Peruvians choose between leftists, conservative
By Robin Emmott
LIMA, Peru (Reuters) – Peruvians voted for a new president
on Sunday in a tight race pitting a leftist vowing a
“revolution” for the poor against an ex-president who left the
country in economic chaos and a business-friendly conservative
bidding to be Peru’s first female leader.
Leading pre-election polls was Ollanta Humala, 43, a former
army commander and ally of Venezuelan President Hugo Chavez,
who would become another in a string of Latin American leftists
who recently have risen to power challenging U.S. policies.
“Today, with our vote, we have the chance to initiate a
major transformation of our country,” Humala told reporters.
Peruvians waited in long lines to cast their ballots, but
election observers said voting was calm, with no reports of
Surveys showed Humala holding a slight lead over his two
main rivals, but unlikely to garner the more than 50 percent of
the vote needed to avoid a May runoff. He is expected to face
either Lourdes Flores, a former congresswoman, or Alan Garcia,
a left-of center former president, in a second round.
Viewed as an outsider in a country where the political
class is widely discredited, Humala has rallied support among
the poor majority who have yet to benefit from Peru’s strong
economic growth since 2002.
His campaign rhetoric — with pledges to increase state
control of the economy and redistribute wealth by hiking taxes
on mining companies with “excessive” profits — has rattled
investors and many among Peru’s European-descended elite.
He also has faced allegations of human rights abuses, which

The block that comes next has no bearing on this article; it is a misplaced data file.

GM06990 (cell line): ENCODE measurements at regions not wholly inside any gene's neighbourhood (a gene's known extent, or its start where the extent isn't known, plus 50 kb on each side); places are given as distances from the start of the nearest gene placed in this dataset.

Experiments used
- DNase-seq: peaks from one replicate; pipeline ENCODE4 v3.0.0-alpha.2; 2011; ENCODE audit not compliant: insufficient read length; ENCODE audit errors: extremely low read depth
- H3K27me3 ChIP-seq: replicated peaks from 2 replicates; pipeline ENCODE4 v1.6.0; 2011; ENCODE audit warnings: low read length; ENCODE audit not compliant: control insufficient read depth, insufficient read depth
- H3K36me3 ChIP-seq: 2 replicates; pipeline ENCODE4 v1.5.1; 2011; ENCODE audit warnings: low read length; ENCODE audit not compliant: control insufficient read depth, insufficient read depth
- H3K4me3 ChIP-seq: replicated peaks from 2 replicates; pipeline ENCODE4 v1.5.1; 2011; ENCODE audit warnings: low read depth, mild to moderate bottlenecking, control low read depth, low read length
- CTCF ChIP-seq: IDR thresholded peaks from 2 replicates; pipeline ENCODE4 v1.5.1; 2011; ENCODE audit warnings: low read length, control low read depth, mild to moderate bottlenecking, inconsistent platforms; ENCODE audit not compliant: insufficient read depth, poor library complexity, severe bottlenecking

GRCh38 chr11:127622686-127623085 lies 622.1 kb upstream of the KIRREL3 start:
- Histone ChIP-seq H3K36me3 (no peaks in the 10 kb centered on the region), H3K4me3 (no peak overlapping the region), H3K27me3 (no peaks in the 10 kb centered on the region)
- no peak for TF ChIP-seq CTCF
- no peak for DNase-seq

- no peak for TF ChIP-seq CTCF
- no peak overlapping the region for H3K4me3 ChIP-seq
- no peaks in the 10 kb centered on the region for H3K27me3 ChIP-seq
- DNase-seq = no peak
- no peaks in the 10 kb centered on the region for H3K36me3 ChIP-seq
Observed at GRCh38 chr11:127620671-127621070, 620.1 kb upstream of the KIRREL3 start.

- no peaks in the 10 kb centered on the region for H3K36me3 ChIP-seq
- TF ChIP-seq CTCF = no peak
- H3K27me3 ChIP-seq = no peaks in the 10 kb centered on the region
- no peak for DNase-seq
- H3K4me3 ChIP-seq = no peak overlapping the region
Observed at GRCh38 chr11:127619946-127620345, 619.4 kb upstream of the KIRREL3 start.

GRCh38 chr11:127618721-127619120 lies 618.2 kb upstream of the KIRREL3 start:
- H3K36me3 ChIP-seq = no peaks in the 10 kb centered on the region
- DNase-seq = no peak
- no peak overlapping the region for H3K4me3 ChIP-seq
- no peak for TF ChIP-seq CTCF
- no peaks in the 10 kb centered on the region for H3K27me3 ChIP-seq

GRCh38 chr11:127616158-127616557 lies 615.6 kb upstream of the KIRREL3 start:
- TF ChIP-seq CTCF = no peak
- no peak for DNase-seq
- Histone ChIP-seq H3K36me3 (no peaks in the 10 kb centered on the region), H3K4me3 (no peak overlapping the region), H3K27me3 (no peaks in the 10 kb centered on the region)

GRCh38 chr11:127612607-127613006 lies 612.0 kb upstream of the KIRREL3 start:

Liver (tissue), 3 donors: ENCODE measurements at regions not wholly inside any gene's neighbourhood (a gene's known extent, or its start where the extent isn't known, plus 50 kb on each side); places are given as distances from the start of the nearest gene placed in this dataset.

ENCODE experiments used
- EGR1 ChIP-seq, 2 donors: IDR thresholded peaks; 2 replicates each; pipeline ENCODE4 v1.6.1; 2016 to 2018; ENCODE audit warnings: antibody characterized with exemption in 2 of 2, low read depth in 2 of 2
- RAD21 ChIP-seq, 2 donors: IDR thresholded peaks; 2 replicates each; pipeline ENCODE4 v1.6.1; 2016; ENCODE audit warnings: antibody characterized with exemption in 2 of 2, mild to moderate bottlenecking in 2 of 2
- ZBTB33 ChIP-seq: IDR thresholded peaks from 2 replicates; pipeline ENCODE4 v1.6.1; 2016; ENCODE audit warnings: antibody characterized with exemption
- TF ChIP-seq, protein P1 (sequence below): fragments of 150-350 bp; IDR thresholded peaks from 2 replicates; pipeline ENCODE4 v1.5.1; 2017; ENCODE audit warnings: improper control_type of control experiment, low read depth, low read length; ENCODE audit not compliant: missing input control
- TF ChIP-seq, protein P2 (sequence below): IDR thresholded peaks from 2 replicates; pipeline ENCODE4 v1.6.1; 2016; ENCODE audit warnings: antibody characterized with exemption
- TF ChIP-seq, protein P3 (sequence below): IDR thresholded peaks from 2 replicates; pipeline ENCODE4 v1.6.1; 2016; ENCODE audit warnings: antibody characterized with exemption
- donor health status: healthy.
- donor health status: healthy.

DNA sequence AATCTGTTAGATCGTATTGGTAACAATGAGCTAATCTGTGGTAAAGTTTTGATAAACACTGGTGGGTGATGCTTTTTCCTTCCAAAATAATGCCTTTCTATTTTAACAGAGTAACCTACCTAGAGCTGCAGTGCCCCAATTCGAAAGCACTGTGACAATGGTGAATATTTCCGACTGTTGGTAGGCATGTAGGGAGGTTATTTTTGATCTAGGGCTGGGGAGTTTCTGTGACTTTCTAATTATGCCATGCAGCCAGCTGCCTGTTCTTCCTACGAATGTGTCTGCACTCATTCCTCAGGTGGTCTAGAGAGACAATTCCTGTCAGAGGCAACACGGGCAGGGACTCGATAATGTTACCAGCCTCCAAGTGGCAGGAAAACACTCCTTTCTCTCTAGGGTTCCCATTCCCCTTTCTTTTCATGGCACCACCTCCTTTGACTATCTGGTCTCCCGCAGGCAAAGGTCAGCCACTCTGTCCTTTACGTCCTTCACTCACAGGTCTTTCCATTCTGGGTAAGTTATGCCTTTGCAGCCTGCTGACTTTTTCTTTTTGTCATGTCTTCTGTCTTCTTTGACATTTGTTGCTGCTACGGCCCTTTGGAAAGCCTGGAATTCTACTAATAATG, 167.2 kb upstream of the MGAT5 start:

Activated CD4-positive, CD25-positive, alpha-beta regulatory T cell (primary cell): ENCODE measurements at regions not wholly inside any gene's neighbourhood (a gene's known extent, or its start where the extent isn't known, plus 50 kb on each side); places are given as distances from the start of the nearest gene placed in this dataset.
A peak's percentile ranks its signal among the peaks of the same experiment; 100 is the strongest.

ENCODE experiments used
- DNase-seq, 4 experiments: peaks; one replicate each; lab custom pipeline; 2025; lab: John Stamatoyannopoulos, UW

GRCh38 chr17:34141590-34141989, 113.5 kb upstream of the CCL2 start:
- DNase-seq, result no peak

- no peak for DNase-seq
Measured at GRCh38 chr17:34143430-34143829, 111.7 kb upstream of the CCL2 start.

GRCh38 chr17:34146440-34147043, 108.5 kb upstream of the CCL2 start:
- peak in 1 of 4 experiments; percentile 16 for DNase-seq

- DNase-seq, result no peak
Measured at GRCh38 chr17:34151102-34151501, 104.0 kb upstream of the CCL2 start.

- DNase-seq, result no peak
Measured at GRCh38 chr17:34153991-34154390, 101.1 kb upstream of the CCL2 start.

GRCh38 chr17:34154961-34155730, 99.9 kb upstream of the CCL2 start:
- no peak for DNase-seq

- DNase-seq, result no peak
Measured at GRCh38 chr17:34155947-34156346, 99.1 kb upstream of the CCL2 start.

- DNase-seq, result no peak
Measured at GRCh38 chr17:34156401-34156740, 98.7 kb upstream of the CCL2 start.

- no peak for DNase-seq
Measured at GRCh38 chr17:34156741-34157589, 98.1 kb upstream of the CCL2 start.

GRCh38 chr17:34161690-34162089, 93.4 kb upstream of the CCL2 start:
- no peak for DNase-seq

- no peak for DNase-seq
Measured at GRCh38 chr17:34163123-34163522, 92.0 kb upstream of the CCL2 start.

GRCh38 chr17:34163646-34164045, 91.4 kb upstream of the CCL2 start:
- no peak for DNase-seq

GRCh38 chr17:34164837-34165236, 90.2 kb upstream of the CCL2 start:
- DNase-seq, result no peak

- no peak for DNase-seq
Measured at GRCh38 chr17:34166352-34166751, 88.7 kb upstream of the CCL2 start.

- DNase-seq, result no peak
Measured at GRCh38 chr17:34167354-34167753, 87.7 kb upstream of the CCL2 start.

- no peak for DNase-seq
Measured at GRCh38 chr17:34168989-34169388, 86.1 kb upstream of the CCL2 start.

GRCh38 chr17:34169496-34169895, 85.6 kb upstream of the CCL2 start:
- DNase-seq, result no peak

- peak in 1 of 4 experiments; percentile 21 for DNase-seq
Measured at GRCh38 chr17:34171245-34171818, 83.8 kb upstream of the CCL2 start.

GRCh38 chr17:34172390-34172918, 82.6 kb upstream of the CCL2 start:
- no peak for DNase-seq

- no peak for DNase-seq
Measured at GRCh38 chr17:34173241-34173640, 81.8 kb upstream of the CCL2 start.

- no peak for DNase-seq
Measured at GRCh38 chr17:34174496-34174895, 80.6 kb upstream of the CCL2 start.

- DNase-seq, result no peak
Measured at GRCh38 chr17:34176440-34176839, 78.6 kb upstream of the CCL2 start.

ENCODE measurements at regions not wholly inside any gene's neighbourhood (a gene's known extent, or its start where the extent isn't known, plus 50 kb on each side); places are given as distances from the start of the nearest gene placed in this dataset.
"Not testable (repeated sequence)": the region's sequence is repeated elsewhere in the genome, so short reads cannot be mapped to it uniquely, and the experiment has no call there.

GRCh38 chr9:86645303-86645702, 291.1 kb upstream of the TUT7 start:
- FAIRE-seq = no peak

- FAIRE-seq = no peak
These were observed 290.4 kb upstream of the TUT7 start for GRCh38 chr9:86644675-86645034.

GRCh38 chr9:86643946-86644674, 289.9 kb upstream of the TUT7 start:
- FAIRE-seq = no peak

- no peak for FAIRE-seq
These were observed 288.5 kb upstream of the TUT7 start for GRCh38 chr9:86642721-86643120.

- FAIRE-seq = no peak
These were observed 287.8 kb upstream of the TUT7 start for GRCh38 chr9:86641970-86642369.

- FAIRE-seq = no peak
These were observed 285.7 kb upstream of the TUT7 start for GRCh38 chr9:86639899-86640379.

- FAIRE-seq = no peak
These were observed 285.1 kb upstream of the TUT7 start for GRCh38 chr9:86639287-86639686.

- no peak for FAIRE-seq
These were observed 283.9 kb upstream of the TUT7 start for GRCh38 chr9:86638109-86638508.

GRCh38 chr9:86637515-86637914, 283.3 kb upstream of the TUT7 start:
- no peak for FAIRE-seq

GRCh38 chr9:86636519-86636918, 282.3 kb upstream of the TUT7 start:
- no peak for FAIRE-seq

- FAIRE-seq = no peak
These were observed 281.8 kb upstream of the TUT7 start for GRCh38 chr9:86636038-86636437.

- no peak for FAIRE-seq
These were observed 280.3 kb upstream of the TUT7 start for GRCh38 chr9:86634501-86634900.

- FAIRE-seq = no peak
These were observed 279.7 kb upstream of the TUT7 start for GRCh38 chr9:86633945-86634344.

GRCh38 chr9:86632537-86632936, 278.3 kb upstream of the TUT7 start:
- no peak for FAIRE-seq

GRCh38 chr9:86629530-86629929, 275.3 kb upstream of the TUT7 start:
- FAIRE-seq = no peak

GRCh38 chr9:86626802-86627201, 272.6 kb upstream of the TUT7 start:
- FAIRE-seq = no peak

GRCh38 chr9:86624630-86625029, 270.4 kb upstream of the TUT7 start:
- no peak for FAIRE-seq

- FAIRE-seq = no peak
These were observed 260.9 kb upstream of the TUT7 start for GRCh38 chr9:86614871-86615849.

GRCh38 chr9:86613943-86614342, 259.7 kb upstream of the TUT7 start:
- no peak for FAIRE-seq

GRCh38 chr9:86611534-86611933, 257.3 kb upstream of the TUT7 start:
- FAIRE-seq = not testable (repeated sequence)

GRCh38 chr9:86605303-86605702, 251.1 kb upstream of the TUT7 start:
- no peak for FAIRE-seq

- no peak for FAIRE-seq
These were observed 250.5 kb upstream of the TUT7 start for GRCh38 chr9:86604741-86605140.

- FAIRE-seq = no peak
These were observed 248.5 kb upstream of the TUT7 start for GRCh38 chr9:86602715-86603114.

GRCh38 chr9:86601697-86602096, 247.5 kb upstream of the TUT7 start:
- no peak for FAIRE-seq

he denies, as an army commander while Peru fought the Shining
Path insurgency of the 1980s and early 1990s.
Humala has vowed to industrialize production of coca, the
raw material for cocaine, and block a free-trade agreement with
the United States — raising concern in Washington.
Peru is the world’s No. 2 cocaine producer after Colombia.
Humala’s praise of Peru’s 1970s military dictatorship and
attacks against big business and fiery speeches railing against
“the dictatorship” of the rich and corrupt government have
resonated in poor areas.
“Humala represents a change — running water, work, and an
end to the corruption by our dirty politicians,” said Roberto
Diaz, 34, after voting in a Lima slum.
Humala has not held elected office. He rose to prominence
after leading a failed coup against former President Alberto
Fujimori in 2000, months before corruption allegations and
violent street protests toppled Fujimori’s government.
“Humala is a jump into the unknown. It’s a return to
military rule,” said Ricardo Ladron de Guevarra, 28, a student
voting for Flores in an affluent Lima neighborhood.
“Lourdes isn’t the best candidate, but I’m afraid of Humala
Recent polls showed Humala’s top two rivals, both seasoned
politicians, trailing him by an increasingly narrow margin.
The last Apoyo poll showed Humala with 27 percent and
Garcia and Flores tied for second place with 23 percent.
The nationwide survey of 3,892 potential voters was
conducted on April 8 and had a margin of error of 2 percentage
points. It did not address a possible second round.
A potential Garcia-Humala runoff would worry investors.
Garcia, 56, presided over economic turmoil and surging
Shining Path rebel violence during his 1985-90 term. But his
support rose in the campaign’s final days as he rallied his
heartland in northern Peru.
Garcia promises to rewrite contracts with Peru’s private
utilities and levy a windfall tax on mining companies.
Flores, 46, a lawyer who topped polls only months ago, has
played up her potential role as Peru’s first female leader in a
country in which women are perceived as more honest.
In a second round, polls have indicated Flores would defeat
Humala but a Garcia-Humala run-off would be too close to call.
(Additional reporting by Kevin Gray)